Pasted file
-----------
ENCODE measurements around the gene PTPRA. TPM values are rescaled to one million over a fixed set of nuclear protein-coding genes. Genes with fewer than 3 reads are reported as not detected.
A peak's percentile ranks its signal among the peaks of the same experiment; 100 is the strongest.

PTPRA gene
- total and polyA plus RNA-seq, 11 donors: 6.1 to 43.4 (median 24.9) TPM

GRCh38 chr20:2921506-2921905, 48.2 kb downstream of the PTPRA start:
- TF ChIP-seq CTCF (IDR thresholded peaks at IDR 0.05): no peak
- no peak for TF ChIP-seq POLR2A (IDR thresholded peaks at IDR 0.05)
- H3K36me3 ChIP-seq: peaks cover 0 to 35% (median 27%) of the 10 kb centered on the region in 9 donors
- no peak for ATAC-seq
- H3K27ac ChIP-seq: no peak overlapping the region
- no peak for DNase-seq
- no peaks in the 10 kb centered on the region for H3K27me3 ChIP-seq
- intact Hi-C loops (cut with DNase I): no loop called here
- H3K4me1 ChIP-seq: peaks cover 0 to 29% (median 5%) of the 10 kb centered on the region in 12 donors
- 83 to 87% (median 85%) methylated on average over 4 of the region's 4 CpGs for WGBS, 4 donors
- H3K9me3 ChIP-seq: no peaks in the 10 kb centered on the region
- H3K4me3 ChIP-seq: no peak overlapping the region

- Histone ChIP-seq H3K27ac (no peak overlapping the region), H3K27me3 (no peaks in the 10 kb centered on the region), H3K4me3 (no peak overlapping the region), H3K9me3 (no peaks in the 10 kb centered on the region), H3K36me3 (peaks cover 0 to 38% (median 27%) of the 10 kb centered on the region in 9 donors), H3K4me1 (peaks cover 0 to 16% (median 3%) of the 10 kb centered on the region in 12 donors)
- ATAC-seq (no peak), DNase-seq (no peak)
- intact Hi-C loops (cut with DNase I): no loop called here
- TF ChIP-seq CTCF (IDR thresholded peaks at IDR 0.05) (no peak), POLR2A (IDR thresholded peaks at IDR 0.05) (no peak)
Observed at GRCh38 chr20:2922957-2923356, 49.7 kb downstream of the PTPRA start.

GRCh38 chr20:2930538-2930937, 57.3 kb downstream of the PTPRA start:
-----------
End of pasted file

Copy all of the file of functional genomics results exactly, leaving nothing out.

ENCODE measurements around the gene PTPRA. TPM values are rescaled to one million over a fixed set of nuclear protein-coding genes. Genes with fewer than 3 reads are reported as not detected.
A peak's percentile ranks its signal among the peaks of the same experiment; 100 is the strongest.

PTPRA gene
- total and polyA plus RNA-seq, 11 donors: 6.1 to 43.4 (median 24.9) TPM

GRCh38 chr20:2921506-2921905, 48.2 kb downstream of the PTPRA start:
- TF ChIP-seq CTCF (IDR thresholded peaks at IDR 0.05): no peak
- no peak for TF ChIP-seq POLR2A (IDR thresholded peaks at IDR 0.05)
- H3K36me3 ChIP-seq: peaks cover 0 to 35% (median 27%) of the 10 kb centered on the region in 9 donors
- no peak for ATAC-seq
- H3K27ac ChIP-seq: no peak overlapping the region
- no peak for DNase-seq
- no peaks in the 10 kb centered on the region for H3K27me3 ChIP-seq
- intact Hi-C loops (cut with DNase I): no loop called here
- H3K4me1 ChIP-seq: peaks cover 0 to 29% (median 5%) of the 10 kb centered on the region in 12 donors
- 83 to 87% (median 85%) methylated on average over 4 of the region's 4 CpGs for WGBS, 4 donors
- H3K9me3 ChIP-seq: no peaks in the 10 kb centered on the region
- H3K4me3 ChIP-seq: no peak overlapping the region

- Histone ChIP-seq H3K27ac (no peak overlapping the region), H3K27me3 (no peaks in the 10 kb centered on the region), H3K4me3 (no peak overlapping the region), H3K9me3 (no peaks in the 10 kb centered on the region), H3K36me3 (peaks cover 0 to 38% (median 27%) of the 10 kb centered on the region in 9 donors), H3K4me1 (peaks cover 0 to 16% (median 3%) of the 10 kb centered on the region in 12 donors)
- ATAC-seq (no peak), DNase-seq (no peak)
- intact Hi-C loops (cut with DNase I): no loop called here
- TF ChIP-seq CTCF (IDR thresholded peaks at IDR 0.05) (no peak), POLR2A (IDR thresholded peaks at IDR 0.05) (no peak)
Observed at GRCh38 chr20:2922957-2923356, 49.7 kb downstream of the PTPRA start.

GRCh38 chr20:2930538-2930937, 57.3 kb downstream of the PTPRA start: